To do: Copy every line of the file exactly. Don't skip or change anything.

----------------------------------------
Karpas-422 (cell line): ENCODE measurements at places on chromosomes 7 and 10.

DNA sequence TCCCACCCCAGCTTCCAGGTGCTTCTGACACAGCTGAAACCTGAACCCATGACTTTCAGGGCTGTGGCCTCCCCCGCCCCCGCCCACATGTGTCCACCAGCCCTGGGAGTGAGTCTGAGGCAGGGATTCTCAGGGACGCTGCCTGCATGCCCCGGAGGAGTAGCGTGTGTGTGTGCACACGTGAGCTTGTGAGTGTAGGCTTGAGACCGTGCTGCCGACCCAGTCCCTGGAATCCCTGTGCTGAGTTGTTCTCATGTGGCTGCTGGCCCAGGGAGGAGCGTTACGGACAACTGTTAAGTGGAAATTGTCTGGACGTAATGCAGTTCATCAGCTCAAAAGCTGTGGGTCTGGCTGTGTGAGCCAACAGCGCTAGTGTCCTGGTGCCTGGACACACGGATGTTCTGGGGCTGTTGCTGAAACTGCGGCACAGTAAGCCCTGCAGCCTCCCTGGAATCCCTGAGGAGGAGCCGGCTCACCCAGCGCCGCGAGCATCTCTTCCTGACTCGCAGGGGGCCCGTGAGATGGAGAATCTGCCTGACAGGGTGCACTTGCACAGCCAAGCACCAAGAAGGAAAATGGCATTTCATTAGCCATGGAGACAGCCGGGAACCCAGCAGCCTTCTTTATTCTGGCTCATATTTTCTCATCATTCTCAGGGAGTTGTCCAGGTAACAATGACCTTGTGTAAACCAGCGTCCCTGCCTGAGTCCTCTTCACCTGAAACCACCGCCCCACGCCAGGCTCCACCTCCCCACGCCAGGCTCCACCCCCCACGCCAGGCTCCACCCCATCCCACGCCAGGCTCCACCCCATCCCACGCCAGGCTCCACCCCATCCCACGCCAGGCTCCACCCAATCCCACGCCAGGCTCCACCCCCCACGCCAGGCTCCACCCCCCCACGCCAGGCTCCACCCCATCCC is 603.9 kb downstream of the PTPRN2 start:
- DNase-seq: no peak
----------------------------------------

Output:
Karpas-422 (cell line): ENCODE measurements at places on chromosomes 7 and 10.

DNA sequence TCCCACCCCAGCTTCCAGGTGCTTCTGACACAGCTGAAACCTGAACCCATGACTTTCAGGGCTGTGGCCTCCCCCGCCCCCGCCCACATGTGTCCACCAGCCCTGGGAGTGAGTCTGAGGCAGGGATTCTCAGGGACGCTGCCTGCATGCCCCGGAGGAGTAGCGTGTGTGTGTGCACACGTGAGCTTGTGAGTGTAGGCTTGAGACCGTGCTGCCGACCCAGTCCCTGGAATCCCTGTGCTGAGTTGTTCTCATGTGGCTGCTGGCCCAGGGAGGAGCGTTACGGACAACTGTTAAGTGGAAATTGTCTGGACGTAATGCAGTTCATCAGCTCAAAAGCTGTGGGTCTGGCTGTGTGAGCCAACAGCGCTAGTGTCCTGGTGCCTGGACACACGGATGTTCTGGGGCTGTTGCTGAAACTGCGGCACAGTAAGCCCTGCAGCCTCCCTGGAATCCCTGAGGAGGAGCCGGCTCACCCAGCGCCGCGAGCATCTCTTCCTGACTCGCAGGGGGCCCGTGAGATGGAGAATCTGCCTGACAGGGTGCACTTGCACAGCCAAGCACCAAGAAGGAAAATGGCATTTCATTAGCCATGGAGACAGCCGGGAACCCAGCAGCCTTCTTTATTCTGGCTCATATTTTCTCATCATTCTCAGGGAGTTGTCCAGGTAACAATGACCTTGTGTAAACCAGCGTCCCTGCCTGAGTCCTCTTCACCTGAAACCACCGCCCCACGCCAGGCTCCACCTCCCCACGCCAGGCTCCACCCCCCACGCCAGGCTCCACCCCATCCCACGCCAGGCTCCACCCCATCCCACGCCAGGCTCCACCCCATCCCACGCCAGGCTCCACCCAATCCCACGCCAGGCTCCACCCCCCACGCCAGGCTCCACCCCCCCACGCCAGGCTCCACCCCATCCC is 603.9 kb downstream of the PTPRN2 start:
- DNase-seq: no peak